Thursday, April 29, 2010

Children and Nature Awareness Month (is ending)

April is (I should say was) Children and Nature Awareness Month. Of course, it's also Autism Awareness Month and Cesarean Awareness Month (by which I assume they mean the doubly-life-saving but very dramatic procedure I underwent, not the Roman dude). In fact, April is Frog Month; Informed Women Month; Month of the Young Child; Prevention of Animal Cruelty Month; School Library Month; and National DNA, Genomics and Stem Cell Education and Awareness Month. While I wholeheartedly support all of these, I feel like I should apologize for not commemorating Children and Nature Awareness Month at ANY time during this month. I mean, it's sort of my thing. I did write a 216-page manuscript on it. I do tend to preach on it. I did write a hero-worshippy e-mail to Richard Louv.

Partly, I've been busy. But mostly -- and I think it's both to my detriment and maybe sometimes (hopefully) to my credit -- it's just not my way. I suck at gaining followers to causes. I just don't care about starting movements. I'm more of a be-there-and-chill type person. Who the hell am I to start a drive or movement or whatever? A person who wrote a really long essay about traipsing about in the desert? So what?

But I think maybe that's not what Children and Nature Awareness Month is about. It's about being close. Physically, emotionally, regularly close to the world around you, down to its smallest, hairiest, squishiest bits and up to the stuff that is so enormously big as to make you feel insignificant, but in an oddly uplifting way. It definitely takes both kinds, the big and small of nature and the big and small of nature thinkers. I'm a small. I don't mean lesser. I just focus inward. I'm pretty discouraged sometimes that I'm not the movement-starter type. What I do want to be, though, is the type who keeps it up anyway. With no followers. With nothing for me to follow except the boy beside me and the caterpillar inching from my finger to his. With no validation except his smile.

So I didn't blog Children and Nature Awareness Month. It wasn't to make this sappy entry, either. It was because I didn't want to. I wanted to do it.

I've got some plans in mind for specific features. I'd like to do some insect posts, maybe venomous critters, definitely locales. My son, actually, wants to start a weekly-ish "David's animal stories," which I wholeheartedly support and would like to incorporate. (What do you all think? He originally wanted to tape it, but his videos make Cloverfield look stationary. He's wanting to do mostly pictures with "a short story," he said.) But I didn't spend the month pitching Children and Nature Awareness Month. I was greedy. I just grabbed my kid, and we enjoyed it ourselves. I hope you don't mind.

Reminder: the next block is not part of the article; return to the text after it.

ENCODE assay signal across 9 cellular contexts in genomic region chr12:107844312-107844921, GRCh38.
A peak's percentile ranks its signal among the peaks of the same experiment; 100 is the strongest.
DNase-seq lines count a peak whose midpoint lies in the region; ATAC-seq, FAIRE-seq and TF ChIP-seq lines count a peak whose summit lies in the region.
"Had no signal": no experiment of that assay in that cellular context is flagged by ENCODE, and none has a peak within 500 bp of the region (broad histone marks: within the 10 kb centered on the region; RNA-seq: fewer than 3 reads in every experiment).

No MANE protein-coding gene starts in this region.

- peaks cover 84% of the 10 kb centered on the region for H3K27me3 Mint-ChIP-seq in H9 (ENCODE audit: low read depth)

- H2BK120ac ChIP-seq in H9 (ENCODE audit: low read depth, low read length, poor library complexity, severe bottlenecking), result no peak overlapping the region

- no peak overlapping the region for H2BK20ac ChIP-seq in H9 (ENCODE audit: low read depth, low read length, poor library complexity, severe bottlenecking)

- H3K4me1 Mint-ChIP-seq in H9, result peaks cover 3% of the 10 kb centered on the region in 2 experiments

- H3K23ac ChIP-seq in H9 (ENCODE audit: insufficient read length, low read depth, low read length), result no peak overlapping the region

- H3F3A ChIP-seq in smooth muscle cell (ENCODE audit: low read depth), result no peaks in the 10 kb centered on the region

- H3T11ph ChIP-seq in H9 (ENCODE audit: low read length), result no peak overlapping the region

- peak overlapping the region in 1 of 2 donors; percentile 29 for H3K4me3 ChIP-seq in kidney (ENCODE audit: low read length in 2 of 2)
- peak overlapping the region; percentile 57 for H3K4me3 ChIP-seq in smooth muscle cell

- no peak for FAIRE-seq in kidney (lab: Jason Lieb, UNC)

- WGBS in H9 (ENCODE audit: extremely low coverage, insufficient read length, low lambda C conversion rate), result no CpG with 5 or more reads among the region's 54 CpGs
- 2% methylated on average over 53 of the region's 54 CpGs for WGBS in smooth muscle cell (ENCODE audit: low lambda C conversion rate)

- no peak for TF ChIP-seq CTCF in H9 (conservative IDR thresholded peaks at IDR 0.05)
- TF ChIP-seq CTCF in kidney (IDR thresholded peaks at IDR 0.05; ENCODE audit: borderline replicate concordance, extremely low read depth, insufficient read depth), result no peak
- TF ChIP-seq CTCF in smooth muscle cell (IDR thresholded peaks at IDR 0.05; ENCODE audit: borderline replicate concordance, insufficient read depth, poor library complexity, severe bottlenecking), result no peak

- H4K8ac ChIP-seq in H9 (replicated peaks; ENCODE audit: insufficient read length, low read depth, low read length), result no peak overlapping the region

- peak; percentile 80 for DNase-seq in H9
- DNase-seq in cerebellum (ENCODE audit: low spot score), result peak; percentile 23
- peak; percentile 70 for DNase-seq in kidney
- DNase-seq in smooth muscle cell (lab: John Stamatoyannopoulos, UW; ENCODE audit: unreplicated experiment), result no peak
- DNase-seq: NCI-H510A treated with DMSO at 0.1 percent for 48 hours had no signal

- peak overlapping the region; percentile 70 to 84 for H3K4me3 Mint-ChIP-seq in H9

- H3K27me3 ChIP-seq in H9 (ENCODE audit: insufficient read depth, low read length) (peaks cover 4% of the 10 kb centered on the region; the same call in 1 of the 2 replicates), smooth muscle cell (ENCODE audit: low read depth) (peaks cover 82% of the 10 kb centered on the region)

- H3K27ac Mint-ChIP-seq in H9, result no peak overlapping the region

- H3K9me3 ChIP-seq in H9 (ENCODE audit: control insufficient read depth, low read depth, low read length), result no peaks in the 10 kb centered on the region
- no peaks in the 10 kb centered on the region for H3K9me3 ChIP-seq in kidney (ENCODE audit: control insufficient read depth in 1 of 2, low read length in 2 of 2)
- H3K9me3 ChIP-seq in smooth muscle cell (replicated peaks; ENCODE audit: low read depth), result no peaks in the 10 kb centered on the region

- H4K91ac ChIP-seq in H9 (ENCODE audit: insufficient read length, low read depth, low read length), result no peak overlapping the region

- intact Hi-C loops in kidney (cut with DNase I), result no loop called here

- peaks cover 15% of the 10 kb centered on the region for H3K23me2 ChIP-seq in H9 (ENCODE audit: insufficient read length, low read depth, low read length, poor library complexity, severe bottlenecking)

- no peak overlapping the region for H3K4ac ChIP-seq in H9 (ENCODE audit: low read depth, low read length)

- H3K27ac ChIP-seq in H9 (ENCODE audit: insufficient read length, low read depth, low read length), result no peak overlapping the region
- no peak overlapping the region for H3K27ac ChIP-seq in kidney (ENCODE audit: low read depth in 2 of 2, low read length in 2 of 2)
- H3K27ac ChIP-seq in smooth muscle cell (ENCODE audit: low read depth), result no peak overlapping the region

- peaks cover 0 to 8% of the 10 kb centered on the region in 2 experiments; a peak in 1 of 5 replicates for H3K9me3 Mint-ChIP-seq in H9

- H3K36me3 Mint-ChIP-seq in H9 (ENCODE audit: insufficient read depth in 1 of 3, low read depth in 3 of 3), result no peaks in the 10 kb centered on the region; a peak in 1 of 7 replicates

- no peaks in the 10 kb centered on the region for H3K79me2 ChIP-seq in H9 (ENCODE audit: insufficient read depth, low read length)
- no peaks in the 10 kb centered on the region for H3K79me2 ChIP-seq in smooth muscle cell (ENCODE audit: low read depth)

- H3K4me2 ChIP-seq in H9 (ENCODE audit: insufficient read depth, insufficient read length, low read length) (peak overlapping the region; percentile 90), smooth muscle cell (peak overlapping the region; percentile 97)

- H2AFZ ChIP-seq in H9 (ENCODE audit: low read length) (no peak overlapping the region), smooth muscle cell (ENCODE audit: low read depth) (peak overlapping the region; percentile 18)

You really should do this every month anyway.

Thursday, April 22, 2010

Things I love

This guy's amazingly freaking awesome website. Found it via his blog (I'm a tad obsessed with just about everyone at ScienceBlogs), and it's absolutely gorgeous. Must... get... macro lens.

I was featured on this week's imagine childhood blog. Go look at mine and tell everyone how great I am. Check out our nature walk as well as some others. It's good stuff. Thanks to the folks at imagine childhood.

Softpaws, the savior of our furniture. At least, they'd better be. Someone is going to get his paws hog tied otherwise.

Having an uncharacteristically productive week. Hooray for being a competent adult.

Ladybugs. They're adorable, and they eat aphids, which are considerably less adorable. We watched a ladybug absolutely decimate and devour an aphid the other day, after which the ladybug seemed slightly less cuddly, but much cooler.

Dumb luck. You know when you're leaning back in a chair and you have that feeling of absolute inevitability, during which you haven't quite fallen but you know it's coming? I had that feeling -- over this prickly pear, while I was leaning over it face-first to get a good angle for a picture. Somehow, I tripped on top of the clumsiness that had already put me in that predicament, and actually threw myself backward. Two idiot moves canceled each other out. Woo me. This thing is pretty huge. It would have been a full-body affair. Judging from the experience of my brother, who did the same thing only with his back side, it would have been fairly unpleasant. (His ordeal included sitting on a pillow for a while afterward, and other consequences that may or may not involve a certain maternal figure of ours pantsing him in the backyard -- but I'm sure he doesn't want me to mention that.)